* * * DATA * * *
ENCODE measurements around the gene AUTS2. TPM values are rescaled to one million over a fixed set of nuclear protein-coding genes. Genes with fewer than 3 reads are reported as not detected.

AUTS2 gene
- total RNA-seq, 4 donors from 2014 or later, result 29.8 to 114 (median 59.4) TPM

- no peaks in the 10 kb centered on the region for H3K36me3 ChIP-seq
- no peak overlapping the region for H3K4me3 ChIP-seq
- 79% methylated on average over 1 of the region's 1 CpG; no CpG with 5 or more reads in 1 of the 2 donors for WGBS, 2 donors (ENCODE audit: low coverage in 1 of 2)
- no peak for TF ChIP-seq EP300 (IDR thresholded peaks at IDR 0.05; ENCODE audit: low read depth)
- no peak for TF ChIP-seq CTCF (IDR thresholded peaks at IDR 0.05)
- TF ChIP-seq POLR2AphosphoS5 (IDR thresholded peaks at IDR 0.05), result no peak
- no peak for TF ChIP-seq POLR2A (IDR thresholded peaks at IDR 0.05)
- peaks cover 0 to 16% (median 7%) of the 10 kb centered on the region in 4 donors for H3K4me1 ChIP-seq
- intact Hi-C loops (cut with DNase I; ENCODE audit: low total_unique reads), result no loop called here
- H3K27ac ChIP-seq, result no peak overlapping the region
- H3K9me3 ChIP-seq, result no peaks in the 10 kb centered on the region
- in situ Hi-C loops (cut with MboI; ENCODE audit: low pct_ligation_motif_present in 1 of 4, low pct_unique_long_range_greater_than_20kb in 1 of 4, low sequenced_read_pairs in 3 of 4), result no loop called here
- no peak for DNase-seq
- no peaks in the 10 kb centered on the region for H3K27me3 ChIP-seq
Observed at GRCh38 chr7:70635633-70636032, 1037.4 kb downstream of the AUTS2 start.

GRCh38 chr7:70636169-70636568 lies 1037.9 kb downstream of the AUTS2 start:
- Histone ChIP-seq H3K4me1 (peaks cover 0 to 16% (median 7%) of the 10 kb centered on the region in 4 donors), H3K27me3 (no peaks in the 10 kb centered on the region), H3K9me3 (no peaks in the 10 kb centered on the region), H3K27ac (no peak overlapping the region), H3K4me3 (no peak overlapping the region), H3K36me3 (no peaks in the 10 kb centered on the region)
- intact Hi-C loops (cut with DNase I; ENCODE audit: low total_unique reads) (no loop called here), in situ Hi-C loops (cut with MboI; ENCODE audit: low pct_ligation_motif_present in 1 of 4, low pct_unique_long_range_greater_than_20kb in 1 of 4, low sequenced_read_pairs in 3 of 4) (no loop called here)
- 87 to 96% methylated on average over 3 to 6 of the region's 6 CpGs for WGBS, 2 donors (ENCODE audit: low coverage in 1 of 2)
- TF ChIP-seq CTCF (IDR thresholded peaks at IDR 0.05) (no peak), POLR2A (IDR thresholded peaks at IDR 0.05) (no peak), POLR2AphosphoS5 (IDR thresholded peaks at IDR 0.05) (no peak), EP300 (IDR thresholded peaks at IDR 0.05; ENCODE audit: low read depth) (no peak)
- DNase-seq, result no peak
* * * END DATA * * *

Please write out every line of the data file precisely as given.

ENCODE measurements around the gene AUTS2. TPM values are rescaled to one million over a fixed set of nuclear protein-coding genes. Genes with fewer than 3 reads are reported as not detected.

AUTS2 gene
- total RNA-seq, 4 donors from 2014 or later, result 29.8 to 114 (median 59.4) TPM

- no peaks in the 10 kb centered on the region for H3K36me3 ChIP-seq
- no peak overlapping the region for H3K4me3 ChIP-seq
- 79% methylated on average over 1 of the region's 1 CpG; no CpG with 5 or more reads in 1 of the 2 donors for WGBS, 2 donors (ENCODE audit: low coverage in 1 of 2)
- no peak for TF ChIP-seq EP300 (IDR thresholded peaks at IDR 0.05; ENCODE audit: low read depth)
- no peak for TF ChIP-seq CTCF (IDR thresholded peaks at IDR 0.05)
- TF ChIP-seq POLR2AphosphoS5 (IDR thresholded peaks at IDR 0.05), result no peak
- no peak for TF ChIP-seq POLR2A (IDR thresholded peaks at IDR 0.05)
- peaks cover 0 to 16% (median 7%) of the 10 kb centered on the region in 4 donors for H3K4me1 ChIP-seq
- intact Hi-C loops (cut with DNase I; ENCODE audit: low total_unique reads), result no loop called here
- H3K27ac ChIP-seq, result no peak overlapping the region
- H3K9me3 ChIP-seq, result no peaks in the 10 kb centered on the region
- in situ Hi-C loops (cut with MboI; ENCODE audit: low pct_ligation_motif_present in 1 of 4, low pct_unique_long_range_greater_than_20kb in 1 of 4, low sequenced_read_pairs in 3 of 4), result no loop called here
- no peak for DNase-seq
- no peaks in the 10 kb centered on the region for H3K27me3 ChIP-seq
Observed at GRCh38 chr7:70635633-70636032, 1037.4 kb downstream of the AUTS2 start.

GRCh38 chr7:70636169-70636568 lies 1037.9 kb downstream of the AUTS2 start:
- Histone ChIP-seq H3K4me1 (peaks cover 0 to 16% (median 7%) of the 10 kb centered on the region in 4 donors), H3K27me3 (no peaks in the 10 kb centered on the region), H3K9me3 (no peaks in the 10 kb centered on the region), H3K27ac (no peak overlapping the region), H3K4me3 (no peak overlapping the region), H3K36me3 (no peaks in the 10 kb centered on the region)
- intact Hi-C loops (cut with DNase I; ENCODE audit: low total_unique reads) (no loop called here), in situ Hi-C loops (cut with MboI; ENCODE audit: low pct_ligation_motif_present in 1 of 4, low pct_unique_long_range_greater_than_20kb in 1 of 4, low sequenced_read_pairs in 3 of 4) (no loop called here)
- 87 to 96% methylated on average over 3 to 6 of the region's 6 CpGs for WGBS, 2 donors (ENCODE audit: low coverage in 1 of 2)
- TF ChIP-seq CTCF (IDR thresholded peaks at IDR 0.05) (no peak), POLR2A (IDR thresholded peaks at IDR 0.05) (no peak), POLR2AphosphoS5 (IDR thresholded peaks at IDR 0.05) (no peak), EP300 (IDR thresholded peaks at IDR 0.05; ENCODE audit: low read depth) (no peak)
- DNase-seq, result no peak